The oddest item of all: a brown "I {heart} Black People: Obama 08'" button being sold by some slacker/stoner. I still don't really know how to react to that one.

Security - This one was a shocker. There were LOTS of people there, and those in the main area around the stage (about half the overall crowd) had to go through a security check. This meant opening any bags and allowing the cops to inspect any electronic devices. We then went through airport style metal detectors. But honestly, that was about the extent of it. Bear in mind that Ida Lee Park is more or less a huge, sprawling, rural cow pasture with plenty of open land surrounding the area where the stage was. Secret Service was in full effect around the perimeter, and I'm sure there was an undercover presence in the crowd. But my overall impression was that security could have been far tighter, given the nature of the event.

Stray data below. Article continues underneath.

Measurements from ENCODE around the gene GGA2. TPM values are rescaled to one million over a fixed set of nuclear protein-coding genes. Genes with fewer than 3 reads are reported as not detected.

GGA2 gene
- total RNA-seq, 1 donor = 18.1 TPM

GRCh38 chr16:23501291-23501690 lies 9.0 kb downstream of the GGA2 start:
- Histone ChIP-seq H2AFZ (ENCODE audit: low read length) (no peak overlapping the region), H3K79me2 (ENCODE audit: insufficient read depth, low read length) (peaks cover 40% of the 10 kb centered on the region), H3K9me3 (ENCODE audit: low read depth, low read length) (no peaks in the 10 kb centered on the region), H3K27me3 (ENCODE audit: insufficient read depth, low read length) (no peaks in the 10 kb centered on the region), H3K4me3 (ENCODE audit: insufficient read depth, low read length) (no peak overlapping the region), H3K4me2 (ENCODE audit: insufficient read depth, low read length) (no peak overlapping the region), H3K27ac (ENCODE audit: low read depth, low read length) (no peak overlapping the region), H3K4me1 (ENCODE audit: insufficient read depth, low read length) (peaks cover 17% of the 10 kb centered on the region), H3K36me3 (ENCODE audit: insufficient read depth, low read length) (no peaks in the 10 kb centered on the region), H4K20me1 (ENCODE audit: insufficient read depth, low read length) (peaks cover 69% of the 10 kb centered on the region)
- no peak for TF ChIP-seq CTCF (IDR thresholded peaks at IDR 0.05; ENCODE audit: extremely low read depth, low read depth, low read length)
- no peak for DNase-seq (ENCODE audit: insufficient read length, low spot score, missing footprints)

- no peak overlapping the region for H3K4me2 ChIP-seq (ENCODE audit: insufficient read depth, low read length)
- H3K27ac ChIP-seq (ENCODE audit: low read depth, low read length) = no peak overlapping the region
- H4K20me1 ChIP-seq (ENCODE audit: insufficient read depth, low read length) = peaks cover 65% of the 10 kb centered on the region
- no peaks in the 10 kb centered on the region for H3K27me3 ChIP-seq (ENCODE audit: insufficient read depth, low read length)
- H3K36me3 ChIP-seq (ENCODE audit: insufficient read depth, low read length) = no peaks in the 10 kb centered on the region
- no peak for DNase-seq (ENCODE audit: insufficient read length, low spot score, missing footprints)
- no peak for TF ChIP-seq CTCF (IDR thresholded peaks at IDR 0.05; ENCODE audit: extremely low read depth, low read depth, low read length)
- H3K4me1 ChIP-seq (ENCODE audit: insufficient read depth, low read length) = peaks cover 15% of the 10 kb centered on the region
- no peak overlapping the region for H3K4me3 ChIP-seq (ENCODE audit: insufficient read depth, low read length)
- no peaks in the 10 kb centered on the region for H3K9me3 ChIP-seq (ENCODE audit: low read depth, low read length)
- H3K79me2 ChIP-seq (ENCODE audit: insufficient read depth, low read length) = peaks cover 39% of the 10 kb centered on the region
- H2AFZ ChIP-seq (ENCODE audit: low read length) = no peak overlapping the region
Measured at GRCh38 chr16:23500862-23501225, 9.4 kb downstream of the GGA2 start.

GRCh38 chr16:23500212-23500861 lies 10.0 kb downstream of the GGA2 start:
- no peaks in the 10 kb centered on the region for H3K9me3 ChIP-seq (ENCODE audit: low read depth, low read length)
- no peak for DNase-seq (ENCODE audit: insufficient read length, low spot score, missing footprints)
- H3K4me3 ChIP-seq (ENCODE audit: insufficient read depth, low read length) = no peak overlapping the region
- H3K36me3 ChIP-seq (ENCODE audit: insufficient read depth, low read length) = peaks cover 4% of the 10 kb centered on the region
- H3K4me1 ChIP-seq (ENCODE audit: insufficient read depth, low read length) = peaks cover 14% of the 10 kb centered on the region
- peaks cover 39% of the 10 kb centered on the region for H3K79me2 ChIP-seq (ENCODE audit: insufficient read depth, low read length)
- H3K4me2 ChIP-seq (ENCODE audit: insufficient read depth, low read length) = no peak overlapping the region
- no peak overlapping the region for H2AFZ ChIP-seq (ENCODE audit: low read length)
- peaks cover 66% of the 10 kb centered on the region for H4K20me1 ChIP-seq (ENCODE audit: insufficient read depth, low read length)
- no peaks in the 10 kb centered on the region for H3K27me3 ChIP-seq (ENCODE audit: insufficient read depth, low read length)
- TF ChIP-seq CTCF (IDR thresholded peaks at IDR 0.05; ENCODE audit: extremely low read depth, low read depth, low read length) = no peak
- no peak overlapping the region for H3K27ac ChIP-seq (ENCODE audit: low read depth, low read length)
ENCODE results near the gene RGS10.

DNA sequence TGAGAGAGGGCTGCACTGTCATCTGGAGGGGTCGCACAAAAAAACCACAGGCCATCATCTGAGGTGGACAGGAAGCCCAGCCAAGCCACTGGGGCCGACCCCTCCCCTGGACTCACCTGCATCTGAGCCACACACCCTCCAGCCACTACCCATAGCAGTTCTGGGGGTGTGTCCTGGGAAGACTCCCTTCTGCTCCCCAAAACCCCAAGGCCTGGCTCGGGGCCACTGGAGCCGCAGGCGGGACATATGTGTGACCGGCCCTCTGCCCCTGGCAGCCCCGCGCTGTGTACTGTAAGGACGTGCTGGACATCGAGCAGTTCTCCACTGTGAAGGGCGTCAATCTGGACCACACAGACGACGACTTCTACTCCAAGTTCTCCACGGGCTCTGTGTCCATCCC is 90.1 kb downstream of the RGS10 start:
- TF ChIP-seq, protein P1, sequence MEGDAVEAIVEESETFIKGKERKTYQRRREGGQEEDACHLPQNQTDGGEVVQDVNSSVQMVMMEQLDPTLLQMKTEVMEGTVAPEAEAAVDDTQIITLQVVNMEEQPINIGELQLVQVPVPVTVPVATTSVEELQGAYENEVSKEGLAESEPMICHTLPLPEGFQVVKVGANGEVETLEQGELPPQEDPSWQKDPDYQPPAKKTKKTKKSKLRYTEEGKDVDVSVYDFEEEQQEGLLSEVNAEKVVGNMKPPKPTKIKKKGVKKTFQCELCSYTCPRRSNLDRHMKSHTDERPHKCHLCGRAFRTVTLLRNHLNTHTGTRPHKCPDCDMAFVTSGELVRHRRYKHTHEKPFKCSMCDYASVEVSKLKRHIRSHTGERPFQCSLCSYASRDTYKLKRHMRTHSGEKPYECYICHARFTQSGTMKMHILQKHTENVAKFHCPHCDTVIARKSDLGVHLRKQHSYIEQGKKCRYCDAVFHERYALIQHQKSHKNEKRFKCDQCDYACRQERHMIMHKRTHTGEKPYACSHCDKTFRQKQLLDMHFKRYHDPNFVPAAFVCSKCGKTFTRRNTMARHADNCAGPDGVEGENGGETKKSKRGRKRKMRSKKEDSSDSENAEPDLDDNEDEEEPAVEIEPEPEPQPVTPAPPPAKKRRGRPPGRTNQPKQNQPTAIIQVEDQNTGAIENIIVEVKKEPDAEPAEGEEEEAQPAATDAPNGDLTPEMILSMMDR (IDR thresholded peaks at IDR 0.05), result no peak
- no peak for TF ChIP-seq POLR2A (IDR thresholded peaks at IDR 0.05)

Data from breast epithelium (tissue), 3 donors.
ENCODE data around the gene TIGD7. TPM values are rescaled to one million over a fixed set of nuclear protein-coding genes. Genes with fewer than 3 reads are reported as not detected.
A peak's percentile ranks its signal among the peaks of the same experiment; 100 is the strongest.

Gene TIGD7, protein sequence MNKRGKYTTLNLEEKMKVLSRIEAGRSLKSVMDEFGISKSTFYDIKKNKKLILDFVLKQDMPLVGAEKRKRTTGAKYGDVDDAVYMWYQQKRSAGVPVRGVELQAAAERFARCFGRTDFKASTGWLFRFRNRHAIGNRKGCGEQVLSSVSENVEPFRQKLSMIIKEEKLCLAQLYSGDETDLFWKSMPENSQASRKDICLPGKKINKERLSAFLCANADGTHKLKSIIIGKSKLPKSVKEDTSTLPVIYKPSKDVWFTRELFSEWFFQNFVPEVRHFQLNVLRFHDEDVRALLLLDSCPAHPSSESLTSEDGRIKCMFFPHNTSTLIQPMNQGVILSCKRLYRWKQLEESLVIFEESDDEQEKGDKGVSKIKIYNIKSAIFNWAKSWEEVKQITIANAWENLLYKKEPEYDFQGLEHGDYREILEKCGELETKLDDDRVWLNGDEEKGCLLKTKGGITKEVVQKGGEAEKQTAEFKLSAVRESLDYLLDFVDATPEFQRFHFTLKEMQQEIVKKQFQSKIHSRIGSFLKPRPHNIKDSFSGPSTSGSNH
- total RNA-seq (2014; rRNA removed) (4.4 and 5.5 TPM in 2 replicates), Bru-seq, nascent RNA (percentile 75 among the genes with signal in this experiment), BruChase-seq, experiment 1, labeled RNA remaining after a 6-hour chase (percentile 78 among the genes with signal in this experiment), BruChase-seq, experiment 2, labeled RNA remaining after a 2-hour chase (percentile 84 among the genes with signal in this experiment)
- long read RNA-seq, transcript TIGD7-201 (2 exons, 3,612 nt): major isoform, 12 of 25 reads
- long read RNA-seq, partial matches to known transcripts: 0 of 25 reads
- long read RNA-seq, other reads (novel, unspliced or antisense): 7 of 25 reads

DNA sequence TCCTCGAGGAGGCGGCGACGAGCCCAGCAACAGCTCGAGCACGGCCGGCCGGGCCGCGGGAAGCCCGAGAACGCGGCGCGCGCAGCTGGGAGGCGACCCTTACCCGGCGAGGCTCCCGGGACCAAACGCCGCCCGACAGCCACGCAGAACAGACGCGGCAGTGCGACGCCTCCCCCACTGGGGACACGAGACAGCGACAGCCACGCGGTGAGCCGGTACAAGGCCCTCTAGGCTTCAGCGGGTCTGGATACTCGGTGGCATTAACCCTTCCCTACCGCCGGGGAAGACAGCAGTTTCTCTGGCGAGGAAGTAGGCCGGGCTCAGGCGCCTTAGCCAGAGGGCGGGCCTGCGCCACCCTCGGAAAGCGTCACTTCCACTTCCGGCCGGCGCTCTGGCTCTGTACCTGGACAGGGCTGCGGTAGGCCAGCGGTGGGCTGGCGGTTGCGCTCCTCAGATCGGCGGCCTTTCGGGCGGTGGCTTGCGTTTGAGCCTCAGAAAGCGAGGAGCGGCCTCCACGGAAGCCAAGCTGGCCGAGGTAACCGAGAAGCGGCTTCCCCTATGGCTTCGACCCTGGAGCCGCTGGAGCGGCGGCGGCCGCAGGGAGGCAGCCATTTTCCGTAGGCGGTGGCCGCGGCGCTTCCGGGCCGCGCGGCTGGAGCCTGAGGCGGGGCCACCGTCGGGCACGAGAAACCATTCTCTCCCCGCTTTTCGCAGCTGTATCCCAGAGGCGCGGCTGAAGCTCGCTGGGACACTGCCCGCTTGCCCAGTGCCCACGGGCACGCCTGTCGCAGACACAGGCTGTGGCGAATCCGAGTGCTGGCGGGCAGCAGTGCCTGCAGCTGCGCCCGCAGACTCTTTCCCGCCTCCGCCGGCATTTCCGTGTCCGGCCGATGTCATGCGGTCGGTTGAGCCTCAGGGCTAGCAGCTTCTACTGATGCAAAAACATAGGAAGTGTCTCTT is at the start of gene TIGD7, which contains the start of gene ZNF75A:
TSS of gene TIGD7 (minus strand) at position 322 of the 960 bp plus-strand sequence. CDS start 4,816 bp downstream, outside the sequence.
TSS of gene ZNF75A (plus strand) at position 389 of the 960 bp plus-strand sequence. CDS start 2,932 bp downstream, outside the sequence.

Diversity - Leesburg is in Loudoun County, which is a mere hop and skip from DC. The crowd looked like more of a DC audience than one from horse country. The areas we drove through to get to the event were pockmarked with McCain/Palin yard signs, but the event itself looked like any other you'd see on 7th Street on a typical weekend. 2/3 white, 1/3 black, with lots of other ethnicities mixed in for good measure. Lots of young folks. Boatloads of yuppies. Plenty of black professionals. Everyone was very polite, friendly, and over-the-top enthusiastic. There was little Anti-McCain/Palin sentiment. People just generally seem to ignore them. It's hard to imagine a GOP event pulling this sort of crowd. Unfortunately, the campaign music wasn't nearly as interesting. A mix of folk music (?), country and western tunes (think Lee Greenwood), and the occasional Motown hit seemed to contradict the "hip and young" image the campaign is trying to project. And worse, the same 8 songs kept repeating over and over. Folks were audibly groaning the 4th time "Livin' In America" blared over the speakers. Thank God for iPods. Update yours, Barry. Please.